Lebanon Daily News - Holden Softens Bailout Stance
When Congress passed a $700 billion bailout of the financial industry in October, Congressman Tim Holden was in the minority voting against it.
Now, he has reservations about giving the nation's big three automakers $25 billion to help them avoid bankruptcy -- but he is beginning to waiver.
Yesterday, in what has become a Thanksgiving tradition, Holden shared his thoughts on issues during a luncheon at the Lebanon Quality Inn with about 100 community and business leaders, who are members of local service organizations, including Kiwanis, Lions, Rotary and Sertoma clubs.
"The initial response by myself, and I think a lot of members of Congress, was wait a minute, you've caused your own problems," Holden said. "But I'm starting to hear from a lot of other segments of the economy. I'm starting to hear from car dealers. I'm starting to hear from auto-parts suppliers about the trickle-down effect. We really need to look at the big picture. This, as opposed to what was perceived as a Wall Street problem, this really is going to hit Main Street if we are not careful."
Holden said he was not impressed by the performances of Ford, General Motors and Chryslers CEOs when they testified on Capitol Hill last week.
"I think that Congress, before it does anything to benefit the auto industry, is going to have to see a plan that is credible as well as an opportunity to pay it back," he said. "But I gotta tell you, they don't help their credibility when they fly (into Washington) in their own corporate jets. It was just unbelievable -- the arrogance of it."
Holden also spoke at length about President-elect Barack Obama's call this week for an economic stimulus package that would make $500 billion available for infrastructure projects and create an estimated 2.5 million jobs.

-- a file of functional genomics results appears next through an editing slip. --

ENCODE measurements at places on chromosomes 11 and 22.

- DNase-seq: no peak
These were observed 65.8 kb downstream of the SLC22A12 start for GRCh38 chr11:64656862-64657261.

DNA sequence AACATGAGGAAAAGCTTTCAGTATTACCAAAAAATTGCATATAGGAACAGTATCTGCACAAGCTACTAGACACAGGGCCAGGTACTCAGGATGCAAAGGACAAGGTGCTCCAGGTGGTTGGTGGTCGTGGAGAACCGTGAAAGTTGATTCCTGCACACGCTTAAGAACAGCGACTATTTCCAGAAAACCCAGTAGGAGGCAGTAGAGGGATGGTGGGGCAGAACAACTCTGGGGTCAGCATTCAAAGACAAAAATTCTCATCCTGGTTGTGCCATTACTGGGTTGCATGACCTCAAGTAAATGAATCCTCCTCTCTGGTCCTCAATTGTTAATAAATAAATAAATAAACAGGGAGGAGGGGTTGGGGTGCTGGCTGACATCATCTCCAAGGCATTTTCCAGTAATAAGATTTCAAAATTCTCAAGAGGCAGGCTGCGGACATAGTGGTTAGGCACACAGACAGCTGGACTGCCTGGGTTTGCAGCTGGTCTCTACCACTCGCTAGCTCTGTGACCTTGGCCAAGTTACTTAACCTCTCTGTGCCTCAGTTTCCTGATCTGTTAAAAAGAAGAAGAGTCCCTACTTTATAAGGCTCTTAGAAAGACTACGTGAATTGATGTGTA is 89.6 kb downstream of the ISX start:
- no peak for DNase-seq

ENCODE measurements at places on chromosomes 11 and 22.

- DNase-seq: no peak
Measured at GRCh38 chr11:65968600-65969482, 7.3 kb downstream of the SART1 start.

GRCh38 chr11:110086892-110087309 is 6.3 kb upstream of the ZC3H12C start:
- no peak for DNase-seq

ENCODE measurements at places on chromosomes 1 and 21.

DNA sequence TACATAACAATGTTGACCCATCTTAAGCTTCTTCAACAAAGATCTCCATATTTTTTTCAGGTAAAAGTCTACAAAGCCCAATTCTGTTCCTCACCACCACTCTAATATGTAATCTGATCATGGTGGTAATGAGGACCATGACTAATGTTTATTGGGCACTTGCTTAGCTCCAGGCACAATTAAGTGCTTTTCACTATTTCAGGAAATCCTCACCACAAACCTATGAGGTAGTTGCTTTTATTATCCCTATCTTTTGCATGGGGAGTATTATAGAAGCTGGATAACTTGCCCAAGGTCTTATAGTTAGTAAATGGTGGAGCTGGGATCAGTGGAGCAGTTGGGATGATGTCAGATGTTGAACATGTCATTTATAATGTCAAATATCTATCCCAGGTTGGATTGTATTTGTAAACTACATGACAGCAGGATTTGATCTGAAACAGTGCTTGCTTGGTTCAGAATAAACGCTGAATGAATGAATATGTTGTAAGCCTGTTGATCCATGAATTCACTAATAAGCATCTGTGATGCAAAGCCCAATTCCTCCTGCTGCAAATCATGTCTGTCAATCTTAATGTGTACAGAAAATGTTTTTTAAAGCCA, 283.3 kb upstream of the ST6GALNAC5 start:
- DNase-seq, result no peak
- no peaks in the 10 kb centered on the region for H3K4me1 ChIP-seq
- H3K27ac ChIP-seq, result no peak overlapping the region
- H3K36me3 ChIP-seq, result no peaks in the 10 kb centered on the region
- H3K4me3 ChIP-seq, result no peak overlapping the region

As a member of the House Transportation Committee, Holden said he has directed millions of dollars for highway projects in Lebanon County, and he supports Obama's idea even though it will increase the country's growing deficit.
"When we are in these dire times, and people are so concerned about the future -- I think when all the experts are saying we need to make the investment, I think that we need to do that," he said.
Holden also discussed energy. As vice chairman of the Agricultural Committee, Holden noted that the recent farm bill makes $1.2 billion of loan guarantees available for cellulosic-ethanol research.
But that is just one piece of an energy puzzle, he said. Coal is another.
"As a proud son of the coal region, we need to take advantage of our 250-year-plus supply of coal that we have," he said. "The technology to convert waste coal and raw coal into fuel is not new. Some people in the environmental community go crazy when they hear the word coal. But you can't tell me -- if we can put a man on the moon eight years after John F. Kennedy said we were going to do it -- you can't tell me that American ingenuity cannot sequester carbon. We can do it, and we need to make the investment in that."
Holden added that domestic drilling for oil is another aspect of the total energy equation but not a long-term answer.
Referring to a 1995 oil-industry memo that recommended decreasing refining capacity to boost profits, Holden warned not to expect oil companies to always be working in the country's best energy interests.
"You really have to think twice about trusting the oil companies to be true partners in this," he said. "You don't have to be a graduate of the Wharton School to figure out what was really on their mind -- it's making the most money they can for their stockholders."